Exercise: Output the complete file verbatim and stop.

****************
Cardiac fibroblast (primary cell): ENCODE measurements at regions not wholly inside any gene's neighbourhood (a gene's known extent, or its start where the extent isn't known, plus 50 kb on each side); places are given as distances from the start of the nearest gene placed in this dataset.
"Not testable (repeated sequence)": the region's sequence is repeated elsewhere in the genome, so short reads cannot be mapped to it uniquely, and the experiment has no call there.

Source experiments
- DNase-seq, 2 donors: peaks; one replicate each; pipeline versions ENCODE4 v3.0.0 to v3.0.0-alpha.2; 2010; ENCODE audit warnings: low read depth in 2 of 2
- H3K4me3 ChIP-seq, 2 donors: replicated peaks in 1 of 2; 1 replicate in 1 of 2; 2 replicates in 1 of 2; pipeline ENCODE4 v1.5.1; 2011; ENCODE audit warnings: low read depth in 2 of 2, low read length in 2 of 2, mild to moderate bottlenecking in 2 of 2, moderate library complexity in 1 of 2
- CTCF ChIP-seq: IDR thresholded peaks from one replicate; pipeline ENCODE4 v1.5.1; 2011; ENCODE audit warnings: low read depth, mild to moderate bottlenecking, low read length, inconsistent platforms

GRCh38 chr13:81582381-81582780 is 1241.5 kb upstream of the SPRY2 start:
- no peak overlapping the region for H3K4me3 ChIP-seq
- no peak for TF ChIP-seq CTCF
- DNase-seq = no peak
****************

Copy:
Cardiac fibroblast (primary cell): ENCODE measurements at regions not wholly inside any gene's neighbourhood (a gene's known extent, or its start where the extent isn't known, plus 50 kb on each side); places are given as distances from the start of the nearest gene placed in this dataset.
"Not testable (repeated sequence)": the region's sequence is repeated elsewhere in the genome, so short reads cannot be mapped to it uniquely, and the experiment has no call there.

Source experiments
- DNase-seq, 2 donors: peaks; one replicate each; pipeline versions ENCODE4 v3.0.0 to v3.0.0-alpha.2; 2010; ENCODE audit warnings: low read depth in 2 of 2
- H3K4me3 ChIP-seq, 2 donors: replicated peaks in 1 of 2; 1 replicate in 1 of 2; 2 replicates in 1 of 2; pipeline ENCODE4 v1.5.1; 2011; ENCODE audit warnings: low read depth in 2 of 2, low read length in 2 of 2, mild to moderate bottlenecking in 2 of 2, moderate library complexity in 1 of 2
- CTCF ChIP-seq: IDR thresholded peaks from one replicate; pipeline ENCODE4 v1.5.1; 2011; ENCODE audit warnings: low read depth, mild to moderate bottlenecking, low read length, inconsistent platforms

GRCh38 chr13:81582381-81582780 is 1241.5 kb upstream of the SPRY2 start:
- no peak overlapping the region for H3K4me3 ChIP-seq
- no peak for TF ChIP-seq CTCF
- DNase-seq = no peak